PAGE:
In Pavia, a town of elaborate churches, we see a rather plain façade that belies the beauties of the interior at the Basilica di San Pietro in Ciel d’Oro. The first record we have comes from the year 604, describing an earlier, paleo-Christian church with simple columns and a wooden ceiling that had flecks of gold, which accounts for its name of Ciel d’Oro (golden sky). The great Italian writers Dante, Petrarch and Boccaccio mentioned the church in their Renaissance-era works.

Today, the basilica we see is designed in Romanesque Lombard style, and it was consecrated by Pope Innocent II in 1132. Beyond the imposing three naves, we see the magnetic object of our pilgrimage, the elegant Arch of St. Augustine that shelters the tomb. This masterpiece of 12th-century Lombard art was commissioned by the Augustine prior of the time. The 95 statues and many bas reliefs of the arch depict scenes from the saint’s life, such as his baptism by St. Ambrose with St. Monica kneeling alongside; his teaching and studying; and miracles performed by him after his death in 430.

Benedict’s Augustine

Above the arch a fresco shows the Redeemer with Sts. Peter and Augustine beneath. In back of the arch, in the pavement, we see another object of awe, a piece of the mosaic from the saint’s church in Hippo, where he was bishop from 395 to 430.

Being next to the relics of this great saint is apt to move you to prayer, if not tears. In the crypt below, impressive on its own with 24 columns, we see another bit of awe-inspiring history. A pilaster conceals the tomb of the Lombard King Liuprando, who had the saint’s relics brought here from Sardinia in 724, having paid the Saracens with gold for them. This was a time when relics were stolen and sold throughout Europe and the East. Fortunately, the king was able to barter for these.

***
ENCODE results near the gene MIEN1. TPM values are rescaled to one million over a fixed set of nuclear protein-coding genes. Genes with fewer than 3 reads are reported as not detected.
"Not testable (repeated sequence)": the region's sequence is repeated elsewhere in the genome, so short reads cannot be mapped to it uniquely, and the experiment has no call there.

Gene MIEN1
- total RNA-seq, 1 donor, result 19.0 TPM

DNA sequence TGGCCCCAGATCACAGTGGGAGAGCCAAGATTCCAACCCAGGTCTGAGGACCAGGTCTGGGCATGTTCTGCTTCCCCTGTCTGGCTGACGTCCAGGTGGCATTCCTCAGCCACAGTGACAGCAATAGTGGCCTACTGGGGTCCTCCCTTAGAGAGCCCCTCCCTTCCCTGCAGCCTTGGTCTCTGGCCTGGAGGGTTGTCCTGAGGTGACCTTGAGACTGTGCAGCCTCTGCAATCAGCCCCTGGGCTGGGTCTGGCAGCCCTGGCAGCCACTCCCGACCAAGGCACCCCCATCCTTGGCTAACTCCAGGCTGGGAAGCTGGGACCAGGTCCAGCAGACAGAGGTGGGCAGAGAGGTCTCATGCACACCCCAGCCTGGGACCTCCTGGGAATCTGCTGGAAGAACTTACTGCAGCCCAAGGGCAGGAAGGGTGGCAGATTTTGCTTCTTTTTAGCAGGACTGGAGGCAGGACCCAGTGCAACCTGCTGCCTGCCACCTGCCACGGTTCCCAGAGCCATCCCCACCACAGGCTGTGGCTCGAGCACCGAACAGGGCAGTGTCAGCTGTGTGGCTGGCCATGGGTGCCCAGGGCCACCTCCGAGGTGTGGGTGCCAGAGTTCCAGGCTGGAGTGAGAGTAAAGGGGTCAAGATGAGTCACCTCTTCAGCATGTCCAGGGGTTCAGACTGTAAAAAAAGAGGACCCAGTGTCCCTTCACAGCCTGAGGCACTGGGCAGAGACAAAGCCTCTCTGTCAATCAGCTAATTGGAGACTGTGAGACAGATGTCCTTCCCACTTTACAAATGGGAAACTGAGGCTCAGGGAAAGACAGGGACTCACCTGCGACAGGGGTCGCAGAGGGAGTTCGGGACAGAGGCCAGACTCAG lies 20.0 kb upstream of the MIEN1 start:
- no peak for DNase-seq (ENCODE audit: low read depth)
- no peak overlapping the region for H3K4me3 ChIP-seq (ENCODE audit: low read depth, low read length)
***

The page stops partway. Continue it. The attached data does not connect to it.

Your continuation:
The sacristy is also worthy of a visit. It showcases elegant, decorated vaulting and a canvas of the saint conferring with St. Jerome. (Undoubtedly every word would be subject of an essay if we could hear them.)

Pope Benedict counts St. Augustine among his most beloved teachers. While there on his spring pilgrimage, the Holy Father remembered Augustine’s words that Christ “came mainly so that man might know how much God loves him.”

The Pope also blessed a cornerstone of a new Augustinian cultural center. To be named Benedetto XVI, it will be built through contributions from foundations and individual devotees.

St. Augustine, pray for them — and for us.

Barbara Coeyman Hults is

based in New York City.

Information

Basilica of San Pietro   in Ciel d’Oro

Piazza San Pietro in Ciel d’Oro 2 - 27100

Pavia, Italy

Planning Your Visit

A solemn pontifical Mass will be celebrated here Aug. 28 in honor of St. Augustine. Italy in August is typically hot, sometimes stiflingly so. If you go, take a sun hat, water, sunscreen and devotional material to read while waiting in lines. And pray to St. Monica for the virtue of patience.